Israeli Admissions of Apartheid
The parallels between South Africa and Israel are on the rise. After Netanyahu renounced his support for a Palestinian state in the heat of the final days of his re-election campaign (only to try to reverse it immediately afterward), both the United States and the United Nations strongly implied that the alternative would be an apartheid Israel.
“A two-state solution is the only way for the next Israeli Government to secure Israel as a Jewish and democratic state,” said Jen Psaki, the State Department spokeswoman, on March 18, the day after Netanyahu’s re-election. U.N. spokesman Farhan Haq said the same day that Secretary-General Ban Ki-moon “firmly believes” that a two-state solution and an end to the settlements is “the only way forward for Israel to remain a democratic State.”
Not quite believing my ears, I asked Haq if what he meant was that the alternative was an apartheid Israel. “I’ve said what I said,” he responded.
While many critics of Israel say it is already running a de-facto apartheid system in its rule over 4 million Palestinians without rights, legal apartheid would come with annexation of the West Bank and Gaza. That appears to be the reason annexation has been resisted. But the longer a two-state solution remains a dream, the more a one-state solution becomes possible.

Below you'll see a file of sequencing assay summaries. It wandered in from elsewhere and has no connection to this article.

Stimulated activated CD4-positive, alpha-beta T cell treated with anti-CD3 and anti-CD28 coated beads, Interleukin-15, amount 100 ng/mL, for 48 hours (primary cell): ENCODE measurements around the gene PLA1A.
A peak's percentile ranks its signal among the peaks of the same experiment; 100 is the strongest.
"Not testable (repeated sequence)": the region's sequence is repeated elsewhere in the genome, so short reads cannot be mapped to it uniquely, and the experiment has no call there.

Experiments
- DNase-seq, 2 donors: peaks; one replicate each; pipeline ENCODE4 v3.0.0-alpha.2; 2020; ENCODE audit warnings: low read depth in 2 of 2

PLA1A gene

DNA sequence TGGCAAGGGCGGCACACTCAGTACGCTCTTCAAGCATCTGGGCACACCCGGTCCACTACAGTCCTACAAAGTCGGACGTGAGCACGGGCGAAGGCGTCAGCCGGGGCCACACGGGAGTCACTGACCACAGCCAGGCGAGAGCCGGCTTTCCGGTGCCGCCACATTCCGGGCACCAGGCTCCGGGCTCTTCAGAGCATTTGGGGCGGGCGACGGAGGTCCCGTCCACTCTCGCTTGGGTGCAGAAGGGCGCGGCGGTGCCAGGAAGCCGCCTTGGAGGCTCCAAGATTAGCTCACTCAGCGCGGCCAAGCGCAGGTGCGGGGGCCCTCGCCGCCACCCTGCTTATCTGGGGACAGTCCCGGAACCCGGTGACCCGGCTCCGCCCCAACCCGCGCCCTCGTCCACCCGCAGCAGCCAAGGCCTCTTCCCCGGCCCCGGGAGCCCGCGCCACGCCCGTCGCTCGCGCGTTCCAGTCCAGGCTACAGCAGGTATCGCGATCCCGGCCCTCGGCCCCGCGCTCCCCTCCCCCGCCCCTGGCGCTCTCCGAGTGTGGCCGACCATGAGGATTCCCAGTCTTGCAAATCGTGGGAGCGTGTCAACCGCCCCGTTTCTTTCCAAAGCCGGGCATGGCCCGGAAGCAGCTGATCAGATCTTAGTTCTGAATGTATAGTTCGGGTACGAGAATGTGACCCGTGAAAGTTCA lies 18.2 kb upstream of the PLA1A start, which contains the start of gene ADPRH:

No less than two former Israeli prime ministers have said so. “As long as in this territory west of the Jordan River there is only one political entity called Israel it is going to be either non-Jewish, or non-democratic. If this bloc of millions of Palestinians cannot vote, that will be an apartheid state,” said Ehud Barak in 2010.
Three years earlier, former Israeli Prime Minister Ehud Olmert said, “If the day comes when the two-state solution collapses, and we face a South African-style struggle for equal voting rights (also for the Palestinians in the territories), then, as soon as that happens, the State of Israel is finished.”
A former Israeli Ambassador to South Africa, Alon Liel, put it even more bluntly. “In the situation that exists today, until a Palestinian state is created, we are actually one state. This joint state, in the hope that the status quo is temporary, is an apartheid state.”
Without full Palestinian suffrage, Israel is increasingly facing a hostile international reaction. Israel fears the budding boycott, divestment and sanctions movement could grow to the scale of sanctions that pressed Pretoria to end apartheid.
A one-state solution, in which all Palestinians would have a vote, would almost certainly mean the election of a Palestinian government to rule both Arabs and Israelis, much as a black South African government rules blacks and whites. Despite its violent past, South African has shown how the communities could coexist.
It seems nearly inconceivable today that Israel would become a single state with a Palestinian Arab government. But it was once inconceivable that South Africa would be led by a black government. If that day of a peaceful transition to a single, democratic state to replace Israel should come, is it conceivable that Israeli leaders would allow their nuclear arsenal to be controlled by an Arab government?
Joe Lauria is editor-in-chief of Consortium News and a former UN correspondent for The Wall Street Journal, Boston Globe, and numerous other newspapers. He was an investigative reporter for the Sunday Times of London and began his professional career as a stringer for The New York Times. He can be reached at [email protected] and followed on Twitter @unjoe